Roughly a year and a half ago, the sudden spread of COVID-19 quickly turned telehealth solutions into necessary tools for specialty practice as they struggled to continue providing care when lockdowns and forced closures were put in place. While the widespread use of connected care was already on the horizon, there is no doubt that the current levels of telehealth adoption were heavily accelerated by the pandemic. This began when a large number of states enacted temporary waivers of preexisting HIPAA rules and other regulations to allow for faster and easier use of telehealth solutions during the public health emergency.
Now, of course, the pandemic has been slowly winding down for at least a few months with the rollout of vaccines. In response, multiple states are choosing to allow their telehealth waivers to expire, instead allowing the federal government to take over future regulation, and some health insurers have begun reinstating past barriers to telehealth reimbursement.
So, this raises the question… as the pandemic ends, where does telehealth stand both now and in the future? In this blog, we will try to provide some answers on where telehealth is going from here.
This is NOT the End of Telehealth
There is one that that needs to be made perfectly clear from the start—this is NOT the end of telehealth. It is simply a period of transitional shift in policy, mostly from state to federal regulation. As we have already discussed on this blog, the use of telehealth will not end with the pandemic and patient demand for connected care options will continue to become more of an expectation as consumers take increased ownership of their healthcare spending.
Federal Telehealth Legislation is Coming
Telehealth is already receiving attention when it comes to federal legislation. For example, a new bill seeks to increase federal funding to improve telehealth usage and expand availability of high-speed broadband in rural areas. And this is only the beginning. We are likely to see more such telemedicine bills being passed, at both state and federal levels, throughout the next year or two. To help you keep tabs on new and upcoming telehealth legislation, you might consider downloading a tracking tool such as the one made available by the American Telemedicine Association.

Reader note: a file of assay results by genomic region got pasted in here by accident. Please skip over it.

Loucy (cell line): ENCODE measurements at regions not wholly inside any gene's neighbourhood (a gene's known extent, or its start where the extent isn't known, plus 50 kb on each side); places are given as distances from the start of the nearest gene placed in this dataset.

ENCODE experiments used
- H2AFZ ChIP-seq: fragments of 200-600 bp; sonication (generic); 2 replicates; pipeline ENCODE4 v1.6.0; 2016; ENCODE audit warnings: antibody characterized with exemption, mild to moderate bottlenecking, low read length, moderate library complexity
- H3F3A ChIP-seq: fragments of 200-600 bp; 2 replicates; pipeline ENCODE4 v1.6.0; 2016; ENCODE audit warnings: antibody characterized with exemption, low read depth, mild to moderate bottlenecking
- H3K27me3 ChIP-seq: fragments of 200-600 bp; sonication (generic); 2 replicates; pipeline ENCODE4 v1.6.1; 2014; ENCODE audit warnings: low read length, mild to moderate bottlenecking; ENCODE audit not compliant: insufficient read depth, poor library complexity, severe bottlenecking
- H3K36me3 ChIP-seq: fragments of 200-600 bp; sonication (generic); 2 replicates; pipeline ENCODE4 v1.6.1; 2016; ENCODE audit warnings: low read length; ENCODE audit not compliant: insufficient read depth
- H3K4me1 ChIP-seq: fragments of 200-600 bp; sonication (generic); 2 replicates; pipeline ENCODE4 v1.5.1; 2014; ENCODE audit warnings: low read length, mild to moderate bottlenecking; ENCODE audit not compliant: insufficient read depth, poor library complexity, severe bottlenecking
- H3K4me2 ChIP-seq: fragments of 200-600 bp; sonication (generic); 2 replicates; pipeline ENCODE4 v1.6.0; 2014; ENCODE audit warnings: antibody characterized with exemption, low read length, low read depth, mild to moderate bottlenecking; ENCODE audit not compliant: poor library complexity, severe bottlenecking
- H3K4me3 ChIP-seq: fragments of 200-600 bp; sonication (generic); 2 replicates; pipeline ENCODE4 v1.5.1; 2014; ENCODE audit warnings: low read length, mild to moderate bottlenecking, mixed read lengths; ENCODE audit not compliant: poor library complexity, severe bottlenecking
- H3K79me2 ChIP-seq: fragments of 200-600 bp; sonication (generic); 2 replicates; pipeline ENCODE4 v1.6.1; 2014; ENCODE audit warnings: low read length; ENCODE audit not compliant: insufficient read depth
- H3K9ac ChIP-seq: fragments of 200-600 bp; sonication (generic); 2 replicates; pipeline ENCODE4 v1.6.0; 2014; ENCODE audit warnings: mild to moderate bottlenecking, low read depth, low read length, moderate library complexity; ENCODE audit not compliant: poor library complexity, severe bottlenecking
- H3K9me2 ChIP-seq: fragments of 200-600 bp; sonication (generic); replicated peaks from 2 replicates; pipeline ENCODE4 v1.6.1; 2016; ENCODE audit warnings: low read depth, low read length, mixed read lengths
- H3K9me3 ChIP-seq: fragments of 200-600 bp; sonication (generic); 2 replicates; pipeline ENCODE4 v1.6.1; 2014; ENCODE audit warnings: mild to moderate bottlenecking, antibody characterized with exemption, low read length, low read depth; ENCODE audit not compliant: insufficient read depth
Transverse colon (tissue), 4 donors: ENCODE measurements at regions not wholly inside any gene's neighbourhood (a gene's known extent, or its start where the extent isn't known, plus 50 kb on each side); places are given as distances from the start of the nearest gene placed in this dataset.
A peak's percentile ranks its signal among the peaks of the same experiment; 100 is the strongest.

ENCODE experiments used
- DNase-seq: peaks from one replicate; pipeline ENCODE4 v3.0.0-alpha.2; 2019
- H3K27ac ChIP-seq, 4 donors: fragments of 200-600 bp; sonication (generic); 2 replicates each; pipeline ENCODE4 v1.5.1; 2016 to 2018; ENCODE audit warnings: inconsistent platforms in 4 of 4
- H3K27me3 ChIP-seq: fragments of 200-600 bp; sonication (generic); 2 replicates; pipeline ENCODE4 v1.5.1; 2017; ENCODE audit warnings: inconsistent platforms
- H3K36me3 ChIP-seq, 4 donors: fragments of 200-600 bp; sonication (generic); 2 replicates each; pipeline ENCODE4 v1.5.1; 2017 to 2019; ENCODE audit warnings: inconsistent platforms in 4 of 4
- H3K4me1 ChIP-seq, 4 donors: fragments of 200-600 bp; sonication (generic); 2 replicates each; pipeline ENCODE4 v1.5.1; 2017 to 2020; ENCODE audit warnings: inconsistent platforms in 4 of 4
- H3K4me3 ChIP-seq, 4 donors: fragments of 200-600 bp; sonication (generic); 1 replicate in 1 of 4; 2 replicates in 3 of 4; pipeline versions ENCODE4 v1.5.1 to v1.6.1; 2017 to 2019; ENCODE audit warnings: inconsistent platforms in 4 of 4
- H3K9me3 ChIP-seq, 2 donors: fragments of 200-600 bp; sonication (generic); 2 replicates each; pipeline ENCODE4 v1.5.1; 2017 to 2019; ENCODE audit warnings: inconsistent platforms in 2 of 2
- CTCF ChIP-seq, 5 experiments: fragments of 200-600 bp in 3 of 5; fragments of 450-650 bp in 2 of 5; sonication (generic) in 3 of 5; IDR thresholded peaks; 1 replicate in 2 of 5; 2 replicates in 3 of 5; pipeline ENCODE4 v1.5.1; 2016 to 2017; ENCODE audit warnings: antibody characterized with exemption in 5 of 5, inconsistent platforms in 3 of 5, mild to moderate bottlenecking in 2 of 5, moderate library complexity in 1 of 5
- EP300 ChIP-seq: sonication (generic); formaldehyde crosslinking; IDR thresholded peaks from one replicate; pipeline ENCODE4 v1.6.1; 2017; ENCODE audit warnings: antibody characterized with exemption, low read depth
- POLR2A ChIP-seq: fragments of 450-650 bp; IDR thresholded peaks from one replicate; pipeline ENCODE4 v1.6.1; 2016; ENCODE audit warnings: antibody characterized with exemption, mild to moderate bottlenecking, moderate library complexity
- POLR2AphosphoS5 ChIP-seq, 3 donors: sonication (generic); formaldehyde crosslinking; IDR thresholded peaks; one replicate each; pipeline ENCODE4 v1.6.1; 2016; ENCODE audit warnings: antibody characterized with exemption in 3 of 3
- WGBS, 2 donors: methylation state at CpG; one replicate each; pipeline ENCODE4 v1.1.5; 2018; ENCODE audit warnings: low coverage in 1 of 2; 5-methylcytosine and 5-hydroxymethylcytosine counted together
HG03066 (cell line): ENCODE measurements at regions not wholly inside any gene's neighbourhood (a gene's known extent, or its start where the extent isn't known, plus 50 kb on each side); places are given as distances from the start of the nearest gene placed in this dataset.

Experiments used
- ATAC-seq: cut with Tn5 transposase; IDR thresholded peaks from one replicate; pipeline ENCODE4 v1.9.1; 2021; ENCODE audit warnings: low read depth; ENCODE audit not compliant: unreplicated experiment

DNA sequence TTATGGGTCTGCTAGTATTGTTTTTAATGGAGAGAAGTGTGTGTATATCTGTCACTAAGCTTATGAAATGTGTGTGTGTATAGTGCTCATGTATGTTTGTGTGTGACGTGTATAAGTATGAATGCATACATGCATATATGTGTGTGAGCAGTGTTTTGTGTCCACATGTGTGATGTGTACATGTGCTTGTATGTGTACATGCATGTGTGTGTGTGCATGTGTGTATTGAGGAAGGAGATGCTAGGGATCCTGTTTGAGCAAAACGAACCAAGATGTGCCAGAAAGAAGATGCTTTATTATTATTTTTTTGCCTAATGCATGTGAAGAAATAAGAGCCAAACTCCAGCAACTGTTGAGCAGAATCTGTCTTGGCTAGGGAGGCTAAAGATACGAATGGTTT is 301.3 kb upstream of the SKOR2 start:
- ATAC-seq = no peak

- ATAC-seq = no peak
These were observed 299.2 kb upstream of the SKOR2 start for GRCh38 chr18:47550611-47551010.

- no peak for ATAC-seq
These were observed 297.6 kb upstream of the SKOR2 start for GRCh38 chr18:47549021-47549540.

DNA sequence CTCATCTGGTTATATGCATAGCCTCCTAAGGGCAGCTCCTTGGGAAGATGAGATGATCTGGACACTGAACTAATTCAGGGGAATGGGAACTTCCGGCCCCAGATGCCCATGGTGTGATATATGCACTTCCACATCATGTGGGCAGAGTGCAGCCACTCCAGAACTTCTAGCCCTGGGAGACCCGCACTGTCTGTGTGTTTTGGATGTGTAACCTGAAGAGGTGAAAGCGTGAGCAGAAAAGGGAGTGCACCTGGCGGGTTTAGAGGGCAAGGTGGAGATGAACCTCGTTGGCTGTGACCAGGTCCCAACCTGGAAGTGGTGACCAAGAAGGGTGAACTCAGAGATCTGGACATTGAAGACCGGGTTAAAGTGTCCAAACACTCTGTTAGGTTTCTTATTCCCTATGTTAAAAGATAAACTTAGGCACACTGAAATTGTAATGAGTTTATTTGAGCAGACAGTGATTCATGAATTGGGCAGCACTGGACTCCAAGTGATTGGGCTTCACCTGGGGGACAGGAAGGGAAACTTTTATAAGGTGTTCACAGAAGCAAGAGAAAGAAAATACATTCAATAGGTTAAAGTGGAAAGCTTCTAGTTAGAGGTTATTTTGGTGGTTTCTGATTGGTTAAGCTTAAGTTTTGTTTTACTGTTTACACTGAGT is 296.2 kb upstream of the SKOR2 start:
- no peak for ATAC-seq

Telehealth Use is Actually Stabilizing (at an Insanely High Level)
It is true that telehealth usage has been falling across the United States for the last three months. However, this was an easily predicted occurrence. Telehealth hit an unprecedented peak during the pandemic, and now that the emergency situation has subsided, it only makes sense that telehealth use would drop. In fact, when you look at data on telehealth use, it becomes clear that this drop is simply a move towards stabilization.
Since the start of 2021, telehealth use has stabilized and continues at 38 times pre-pandemic levels.
According to new research from McKinsey, telehealth use saw its largest spike back in April 2020. This shouldn’t come as a shock, considering the entire country was neck deep in COVID-19 lockdowns at that time. From then through June of 2020, use declined and experienced minor fluctuations throughout the rest of that year. Since the start of 2021, however, telehealth use has stabilized and continues at (wait for it) 38 times pre-pandemic levels.
While telehealth use may seem to be dropping when compared to where it was during the pandemic, it is still insanely higher than what it was before the pandemic and is likely to stay that way. Abandoning telehealth now would be a grave and hasty mistake, one that will only lead to more practices having to readopt it when new regulations are made permanent or another public health emergency arises.
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